A Denton County resident’s unique tribute to fallen American heroes has inspired a powerful exhibit at the Courthouse on the Square.
“Ornamental Honor: The Art of Bryson Gappa” opened with a special presentation Aug. 21. The exhibit explores the personal goal of Denton County resident Bryson Gappa to honor every Texas soldier who died during the Iraq War.
Over a period of years, Gappa documented each fallen hero on a small, wooden panel. The panels were then made into ornaments and attached to an oak tree in the front yard of her Lewisville home.
“I started it in 2004 after I had seen a story in the newspaper that detailed the first 101 Texas casualties, and it had their pictures all in a row,” Gappa told us during a January interview. “They became very real people. I started identifying with them. One looked like my brother. One looked like the kid who mowed my lawn. One had a smile during the picture; you had to wonder what he was thinking about.
“Other people needed to see their faces like I did so they could see real people — so their absence could mean something.”
Personal artifacts, including uniforms and medals, supplement the ornamental plaques in the museum exhibit. Surviving veterans and relatives of the deceased have contributed their time and perspective to help bring greater context to Gappa’s work.
Peggy Riddle, director of the Denton County Office of History and Culture, said those involved in planning the exhibit reached out to Denton County employees who have lost loved ones, and the families have provided a variety of items to add to the tribute.
“They were absolutely wonderful,” Riddle said.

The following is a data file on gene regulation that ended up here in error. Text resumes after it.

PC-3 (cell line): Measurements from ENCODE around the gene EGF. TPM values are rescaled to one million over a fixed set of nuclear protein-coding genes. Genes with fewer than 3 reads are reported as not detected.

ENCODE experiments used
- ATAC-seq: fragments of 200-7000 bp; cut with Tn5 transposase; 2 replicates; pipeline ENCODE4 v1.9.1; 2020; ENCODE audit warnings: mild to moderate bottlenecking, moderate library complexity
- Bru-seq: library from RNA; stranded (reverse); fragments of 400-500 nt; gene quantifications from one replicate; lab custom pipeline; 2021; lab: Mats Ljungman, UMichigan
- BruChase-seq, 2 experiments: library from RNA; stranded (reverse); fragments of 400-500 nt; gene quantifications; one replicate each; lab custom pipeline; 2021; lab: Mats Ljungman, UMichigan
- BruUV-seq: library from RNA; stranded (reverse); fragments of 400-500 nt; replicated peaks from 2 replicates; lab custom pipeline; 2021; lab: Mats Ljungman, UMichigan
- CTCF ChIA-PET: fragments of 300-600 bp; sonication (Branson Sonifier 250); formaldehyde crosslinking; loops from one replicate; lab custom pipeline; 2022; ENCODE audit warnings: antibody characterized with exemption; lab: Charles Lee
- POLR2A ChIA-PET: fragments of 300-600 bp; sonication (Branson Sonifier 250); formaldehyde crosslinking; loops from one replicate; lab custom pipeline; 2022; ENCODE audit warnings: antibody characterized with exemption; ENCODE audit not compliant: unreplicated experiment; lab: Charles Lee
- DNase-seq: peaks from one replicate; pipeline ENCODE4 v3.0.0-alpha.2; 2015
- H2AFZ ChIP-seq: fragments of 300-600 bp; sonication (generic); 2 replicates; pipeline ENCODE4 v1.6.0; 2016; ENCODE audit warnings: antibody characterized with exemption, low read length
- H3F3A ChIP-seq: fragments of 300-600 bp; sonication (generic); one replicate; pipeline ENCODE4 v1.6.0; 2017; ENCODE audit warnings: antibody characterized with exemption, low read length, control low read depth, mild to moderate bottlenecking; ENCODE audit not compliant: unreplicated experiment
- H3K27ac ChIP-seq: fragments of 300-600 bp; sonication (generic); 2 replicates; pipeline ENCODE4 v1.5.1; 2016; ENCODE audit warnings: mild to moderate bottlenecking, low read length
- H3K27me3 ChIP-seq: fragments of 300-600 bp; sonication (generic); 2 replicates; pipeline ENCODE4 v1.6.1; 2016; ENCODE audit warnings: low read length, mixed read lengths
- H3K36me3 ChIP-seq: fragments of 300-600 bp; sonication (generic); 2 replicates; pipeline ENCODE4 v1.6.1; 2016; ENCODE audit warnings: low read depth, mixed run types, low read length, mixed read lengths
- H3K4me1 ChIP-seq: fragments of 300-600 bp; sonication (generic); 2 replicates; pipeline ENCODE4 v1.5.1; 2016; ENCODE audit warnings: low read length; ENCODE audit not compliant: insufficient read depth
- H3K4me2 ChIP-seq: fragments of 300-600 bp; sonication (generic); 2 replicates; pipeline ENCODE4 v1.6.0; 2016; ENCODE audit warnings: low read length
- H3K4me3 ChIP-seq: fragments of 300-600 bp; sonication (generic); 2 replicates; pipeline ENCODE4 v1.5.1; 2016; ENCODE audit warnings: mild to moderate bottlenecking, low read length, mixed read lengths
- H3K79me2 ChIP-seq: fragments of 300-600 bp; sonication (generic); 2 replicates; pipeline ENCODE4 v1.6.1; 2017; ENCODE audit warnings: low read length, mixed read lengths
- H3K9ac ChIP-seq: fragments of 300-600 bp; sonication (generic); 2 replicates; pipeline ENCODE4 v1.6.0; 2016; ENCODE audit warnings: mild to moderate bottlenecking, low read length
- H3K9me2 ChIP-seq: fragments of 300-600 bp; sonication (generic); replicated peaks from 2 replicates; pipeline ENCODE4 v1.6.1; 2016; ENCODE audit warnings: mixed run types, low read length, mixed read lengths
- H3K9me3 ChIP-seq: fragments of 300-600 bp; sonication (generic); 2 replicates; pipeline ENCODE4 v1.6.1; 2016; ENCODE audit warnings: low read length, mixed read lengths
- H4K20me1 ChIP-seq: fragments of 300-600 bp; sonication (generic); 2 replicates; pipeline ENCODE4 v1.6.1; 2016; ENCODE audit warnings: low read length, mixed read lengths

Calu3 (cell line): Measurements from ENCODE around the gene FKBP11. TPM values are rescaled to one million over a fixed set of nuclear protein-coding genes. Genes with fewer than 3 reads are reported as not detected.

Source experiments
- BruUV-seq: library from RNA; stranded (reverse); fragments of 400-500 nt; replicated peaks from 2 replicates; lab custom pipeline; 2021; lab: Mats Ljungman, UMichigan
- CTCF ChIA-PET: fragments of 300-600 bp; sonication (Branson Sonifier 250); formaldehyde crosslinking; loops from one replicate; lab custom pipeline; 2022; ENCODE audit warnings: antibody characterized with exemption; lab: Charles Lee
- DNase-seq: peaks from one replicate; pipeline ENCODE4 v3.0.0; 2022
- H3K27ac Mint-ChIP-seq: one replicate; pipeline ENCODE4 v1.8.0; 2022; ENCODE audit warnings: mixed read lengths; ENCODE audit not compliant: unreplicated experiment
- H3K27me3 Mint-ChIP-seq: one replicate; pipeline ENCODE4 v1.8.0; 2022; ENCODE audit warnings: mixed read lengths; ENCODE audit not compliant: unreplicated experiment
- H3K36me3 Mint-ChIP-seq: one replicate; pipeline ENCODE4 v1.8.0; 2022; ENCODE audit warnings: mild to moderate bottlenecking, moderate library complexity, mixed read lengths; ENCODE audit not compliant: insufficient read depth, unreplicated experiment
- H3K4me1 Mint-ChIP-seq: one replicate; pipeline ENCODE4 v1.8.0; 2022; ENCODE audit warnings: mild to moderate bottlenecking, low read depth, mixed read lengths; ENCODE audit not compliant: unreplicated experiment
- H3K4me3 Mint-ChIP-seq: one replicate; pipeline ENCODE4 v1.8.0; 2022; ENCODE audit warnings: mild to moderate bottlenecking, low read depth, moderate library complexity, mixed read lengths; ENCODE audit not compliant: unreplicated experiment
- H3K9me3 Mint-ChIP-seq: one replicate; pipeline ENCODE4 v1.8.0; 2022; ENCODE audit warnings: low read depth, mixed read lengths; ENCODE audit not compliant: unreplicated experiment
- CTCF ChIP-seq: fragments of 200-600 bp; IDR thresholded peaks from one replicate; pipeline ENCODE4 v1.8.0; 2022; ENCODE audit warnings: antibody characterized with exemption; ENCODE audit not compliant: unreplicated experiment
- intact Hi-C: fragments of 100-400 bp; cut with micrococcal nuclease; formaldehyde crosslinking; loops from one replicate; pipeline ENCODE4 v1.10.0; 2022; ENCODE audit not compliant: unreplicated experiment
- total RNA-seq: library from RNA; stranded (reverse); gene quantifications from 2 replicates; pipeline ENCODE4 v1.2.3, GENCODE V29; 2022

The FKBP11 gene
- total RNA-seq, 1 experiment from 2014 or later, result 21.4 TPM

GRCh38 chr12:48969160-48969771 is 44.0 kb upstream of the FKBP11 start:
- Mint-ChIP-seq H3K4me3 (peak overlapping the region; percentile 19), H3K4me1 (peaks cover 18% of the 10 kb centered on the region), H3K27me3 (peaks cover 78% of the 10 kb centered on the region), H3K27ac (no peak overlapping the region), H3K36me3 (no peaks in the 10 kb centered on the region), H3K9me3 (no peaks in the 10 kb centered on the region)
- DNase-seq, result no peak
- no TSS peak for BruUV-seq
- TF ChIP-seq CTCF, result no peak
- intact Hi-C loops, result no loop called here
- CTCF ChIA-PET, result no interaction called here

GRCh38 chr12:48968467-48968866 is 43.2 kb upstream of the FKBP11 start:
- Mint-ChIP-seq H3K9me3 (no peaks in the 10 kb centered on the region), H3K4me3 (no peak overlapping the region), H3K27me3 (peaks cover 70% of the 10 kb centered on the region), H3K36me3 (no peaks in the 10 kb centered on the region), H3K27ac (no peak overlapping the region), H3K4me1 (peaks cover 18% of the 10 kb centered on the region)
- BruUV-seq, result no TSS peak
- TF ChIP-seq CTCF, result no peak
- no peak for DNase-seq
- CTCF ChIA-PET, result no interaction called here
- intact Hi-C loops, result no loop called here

The family of Denton County fallen hero Ernest Dallas Jr. provided his uniform. Other items on loan include uniforms from the families of Johnny Craver, Ryan McCauley and Peter J. Courcy.
Talking to the families and gathering the personal mementoes was an emotional experience, museum staff members said, and the resulting exhibit is both powerful and poignant.
The exhibit can be viewed during regular museum hours: 10 a.m. to 4:30 p.m., Monday-Friday and 11 a.m. to 3 p.m. Saturday. The exhibit will be at the museum through the end of November. All Courthouse on the Square Museum exhibits are free.
When the display leaves the museum, Riddle said she would like to take it “on the road.” She is now trying to find suitable buildings in other Denton County communities where the exhibit can be put on view.
“If they contact me, I would love to partner with them so we can share this with the community,” Riddle said.
“I see this exhibit as expanding. It’s a subject we need to expand on.”
We agree, and we encourage all Denton County residents to visit the museum during the weeks ahead, not only to pay tribute to our fallen heroes, but also to remember that many other young Americans remain in harm’s way.
The Courthouse on the Square Museum, located at 110 W. Hickory St., has handicapped parking and accessibility through the north entrance. There is an elevator available for public use.